Within the last week, the British Government, or more specifically the Education Minister, Estelle Morris, proposed a new grade of A* for the British A level (now subdivided into AS and A2). This change would counter the grade inflation of recent years which has meant that 18.6% of candidates now obtain the top grade of A compared to less than 10% in 1970. The new grade would be awarded to the top 5% of candidates and would allow universities to discrimate between the good and the very good.
This is not the first measure which has been proposed by Britain's Labour Government to solve the problem of grade inflation, in the summer of 2002 the new "World Class Tests" or Advanced Extension Awards (AEAs) are being introduced in the hope that they will provide a new standard for universities to judge entrants by. Yet again, the British Government have confused the issue, by introducing contradictary measures at the same time.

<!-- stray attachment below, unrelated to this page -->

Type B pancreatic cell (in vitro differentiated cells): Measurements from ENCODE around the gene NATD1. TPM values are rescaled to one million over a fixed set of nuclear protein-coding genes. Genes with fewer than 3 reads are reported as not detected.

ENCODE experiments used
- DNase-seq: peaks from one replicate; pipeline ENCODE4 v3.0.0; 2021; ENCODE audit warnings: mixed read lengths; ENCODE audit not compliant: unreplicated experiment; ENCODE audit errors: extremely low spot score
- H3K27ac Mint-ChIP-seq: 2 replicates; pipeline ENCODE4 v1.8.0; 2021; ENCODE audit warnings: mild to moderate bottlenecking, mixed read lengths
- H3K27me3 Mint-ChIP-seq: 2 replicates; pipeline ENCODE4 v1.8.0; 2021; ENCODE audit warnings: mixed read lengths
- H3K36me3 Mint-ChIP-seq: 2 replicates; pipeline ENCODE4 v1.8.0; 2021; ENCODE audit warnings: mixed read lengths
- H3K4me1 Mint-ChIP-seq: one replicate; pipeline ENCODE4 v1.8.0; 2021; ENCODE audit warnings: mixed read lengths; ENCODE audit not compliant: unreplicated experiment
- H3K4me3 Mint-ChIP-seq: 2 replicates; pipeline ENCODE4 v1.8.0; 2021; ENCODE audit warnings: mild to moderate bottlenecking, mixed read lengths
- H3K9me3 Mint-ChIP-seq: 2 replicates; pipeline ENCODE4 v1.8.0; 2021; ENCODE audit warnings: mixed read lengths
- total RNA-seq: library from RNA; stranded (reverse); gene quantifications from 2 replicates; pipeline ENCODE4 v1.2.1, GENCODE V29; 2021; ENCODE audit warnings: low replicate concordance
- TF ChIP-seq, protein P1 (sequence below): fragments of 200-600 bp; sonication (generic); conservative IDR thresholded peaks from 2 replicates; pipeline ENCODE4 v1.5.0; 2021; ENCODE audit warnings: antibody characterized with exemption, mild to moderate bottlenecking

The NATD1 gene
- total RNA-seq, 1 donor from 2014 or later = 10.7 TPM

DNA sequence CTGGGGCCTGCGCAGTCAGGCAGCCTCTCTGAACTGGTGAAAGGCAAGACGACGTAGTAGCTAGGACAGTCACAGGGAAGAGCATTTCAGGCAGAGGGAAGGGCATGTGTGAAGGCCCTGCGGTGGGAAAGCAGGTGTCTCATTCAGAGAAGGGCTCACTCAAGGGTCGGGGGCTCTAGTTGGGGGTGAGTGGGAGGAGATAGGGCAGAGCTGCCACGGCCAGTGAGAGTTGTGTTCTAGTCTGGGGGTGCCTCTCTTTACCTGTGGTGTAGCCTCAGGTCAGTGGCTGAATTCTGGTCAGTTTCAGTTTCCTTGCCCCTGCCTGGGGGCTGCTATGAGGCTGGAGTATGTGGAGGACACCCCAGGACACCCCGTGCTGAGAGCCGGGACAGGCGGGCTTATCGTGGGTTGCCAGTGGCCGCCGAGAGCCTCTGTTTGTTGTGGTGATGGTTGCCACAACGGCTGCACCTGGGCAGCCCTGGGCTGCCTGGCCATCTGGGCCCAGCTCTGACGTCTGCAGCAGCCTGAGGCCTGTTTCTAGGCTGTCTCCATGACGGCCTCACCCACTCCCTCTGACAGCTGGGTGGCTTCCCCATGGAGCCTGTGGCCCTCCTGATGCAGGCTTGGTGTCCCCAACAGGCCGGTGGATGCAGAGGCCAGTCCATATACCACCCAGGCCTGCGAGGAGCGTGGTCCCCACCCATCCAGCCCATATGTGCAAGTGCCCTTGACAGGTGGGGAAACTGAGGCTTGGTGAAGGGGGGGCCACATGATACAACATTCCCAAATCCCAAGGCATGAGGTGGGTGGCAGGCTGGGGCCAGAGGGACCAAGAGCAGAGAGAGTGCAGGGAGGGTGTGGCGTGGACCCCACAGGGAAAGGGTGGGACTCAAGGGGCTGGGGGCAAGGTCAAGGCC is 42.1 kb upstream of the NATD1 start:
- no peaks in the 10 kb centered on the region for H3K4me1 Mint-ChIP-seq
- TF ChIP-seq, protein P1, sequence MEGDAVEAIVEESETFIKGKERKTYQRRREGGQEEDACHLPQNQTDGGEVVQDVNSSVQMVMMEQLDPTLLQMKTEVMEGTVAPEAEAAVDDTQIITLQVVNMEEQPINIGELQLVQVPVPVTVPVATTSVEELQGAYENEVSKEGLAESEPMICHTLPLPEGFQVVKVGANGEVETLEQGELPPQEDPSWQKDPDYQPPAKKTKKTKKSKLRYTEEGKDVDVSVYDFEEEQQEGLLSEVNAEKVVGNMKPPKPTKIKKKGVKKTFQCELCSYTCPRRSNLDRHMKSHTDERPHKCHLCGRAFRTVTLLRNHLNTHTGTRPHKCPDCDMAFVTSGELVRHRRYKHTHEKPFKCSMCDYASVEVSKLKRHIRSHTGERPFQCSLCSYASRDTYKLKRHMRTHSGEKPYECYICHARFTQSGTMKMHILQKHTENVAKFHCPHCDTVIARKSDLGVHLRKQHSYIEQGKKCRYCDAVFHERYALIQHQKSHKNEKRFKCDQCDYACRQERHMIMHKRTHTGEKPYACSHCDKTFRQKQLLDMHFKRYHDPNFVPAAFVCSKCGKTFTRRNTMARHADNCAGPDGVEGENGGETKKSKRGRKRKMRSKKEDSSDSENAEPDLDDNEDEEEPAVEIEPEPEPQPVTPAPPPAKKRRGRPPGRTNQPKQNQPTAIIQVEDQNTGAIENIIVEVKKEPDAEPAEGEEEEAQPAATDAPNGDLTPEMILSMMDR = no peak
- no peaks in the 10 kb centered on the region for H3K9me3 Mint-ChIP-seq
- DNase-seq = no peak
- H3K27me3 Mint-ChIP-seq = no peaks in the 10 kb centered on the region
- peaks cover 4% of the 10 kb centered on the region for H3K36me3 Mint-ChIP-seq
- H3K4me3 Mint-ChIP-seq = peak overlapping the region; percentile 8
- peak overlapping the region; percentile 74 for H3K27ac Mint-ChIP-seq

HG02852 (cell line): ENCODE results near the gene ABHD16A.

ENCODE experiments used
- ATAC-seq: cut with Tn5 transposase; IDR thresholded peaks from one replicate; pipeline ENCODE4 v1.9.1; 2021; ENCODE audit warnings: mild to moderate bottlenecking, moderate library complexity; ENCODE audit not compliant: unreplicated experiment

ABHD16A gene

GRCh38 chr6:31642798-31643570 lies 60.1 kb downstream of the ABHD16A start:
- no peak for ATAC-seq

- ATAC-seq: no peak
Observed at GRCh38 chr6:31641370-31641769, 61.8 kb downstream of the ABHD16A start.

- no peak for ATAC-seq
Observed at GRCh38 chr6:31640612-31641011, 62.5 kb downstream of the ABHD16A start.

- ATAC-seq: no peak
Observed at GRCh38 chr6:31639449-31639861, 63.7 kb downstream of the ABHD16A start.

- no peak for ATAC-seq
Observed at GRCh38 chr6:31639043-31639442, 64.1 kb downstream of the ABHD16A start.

N.B. The A* was introduced at GCSE in 1994. It supplanted the A a the highest grade in response to accusations of grade inflation.